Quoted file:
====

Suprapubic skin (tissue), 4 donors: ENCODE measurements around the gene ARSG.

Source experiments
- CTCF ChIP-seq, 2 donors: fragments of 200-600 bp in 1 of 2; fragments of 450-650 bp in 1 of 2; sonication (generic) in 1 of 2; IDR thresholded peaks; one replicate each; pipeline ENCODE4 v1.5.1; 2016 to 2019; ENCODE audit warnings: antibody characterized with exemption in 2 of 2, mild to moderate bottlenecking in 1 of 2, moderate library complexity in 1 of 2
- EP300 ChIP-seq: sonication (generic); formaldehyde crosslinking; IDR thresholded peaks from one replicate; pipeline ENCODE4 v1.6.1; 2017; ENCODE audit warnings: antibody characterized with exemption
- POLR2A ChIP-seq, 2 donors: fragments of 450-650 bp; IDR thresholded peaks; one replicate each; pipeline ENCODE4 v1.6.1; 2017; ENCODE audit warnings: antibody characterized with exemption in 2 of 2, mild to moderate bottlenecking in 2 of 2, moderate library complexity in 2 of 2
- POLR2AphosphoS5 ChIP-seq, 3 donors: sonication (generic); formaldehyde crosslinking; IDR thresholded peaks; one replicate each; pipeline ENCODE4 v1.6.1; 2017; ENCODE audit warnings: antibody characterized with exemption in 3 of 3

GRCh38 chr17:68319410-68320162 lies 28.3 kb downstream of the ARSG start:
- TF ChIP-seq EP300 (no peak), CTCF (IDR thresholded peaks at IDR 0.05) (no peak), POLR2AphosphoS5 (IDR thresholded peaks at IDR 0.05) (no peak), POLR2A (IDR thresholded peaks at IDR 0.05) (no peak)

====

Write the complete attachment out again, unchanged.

Suprapubic skin (tissue), 4 donors: ENCODE measurements around the gene ARSG.

Source experiments
- CTCF ChIP-seq, 2 donors: fragments of 200-600 bp in 1 of 2; fragments of 450-650 bp in 1 of 2; sonication (generic) in 1 of 2; IDR thresholded peaks; one replicate each; pipeline ENCODE4 v1.5.1; 2016 to 2019; ENCODE audit warnings: antibody characterized with exemption in 2 of 2, mild to moderate bottlenecking in 1 of 2, moderate library complexity in 1 of 2
- EP300 ChIP-seq: sonication (generic); formaldehyde crosslinking; IDR thresholded peaks from one replicate; pipeline ENCODE4 v1.6.1; 2017; ENCODE audit warnings: antibody characterized with exemption
- POLR2A ChIP-seq, 2 donors: fragments of 450-650 bp; IDR thresholded peaks; one replicate each; pipeline ENCODE4 v1.6.1; 2017; ENCODE audit warnings: antibody characterized with exemption in 2 of 2, mild to moderate bottlenecking in 2 of 2, moderate library complexity in 2 of 2
- POLR2AphosphoS5 ChIP-seq, 3 donors: sonication (generic); formaldehyde crosslinking; IDR thresholded peaks; one replicate each; pipeline ENCODE4 v1.6.1; 2017; ENCODE audit warnings: antibody characterized with exemption in 3 of 3

GRCh38 chr17:68319410-68320162 lies 28.3 kb downstream of the ARSG start:
- TF ChIP-seq EP300 (no peak), CTCF (IDR thresholded peaks at IDR 0.05) (no peak), POLR2AphosphoS5 (IDR thresholded peaks at IDR 0.05) (no peak), POLR2A (IDR thresholded peaks at IDR 0.05) (no peak)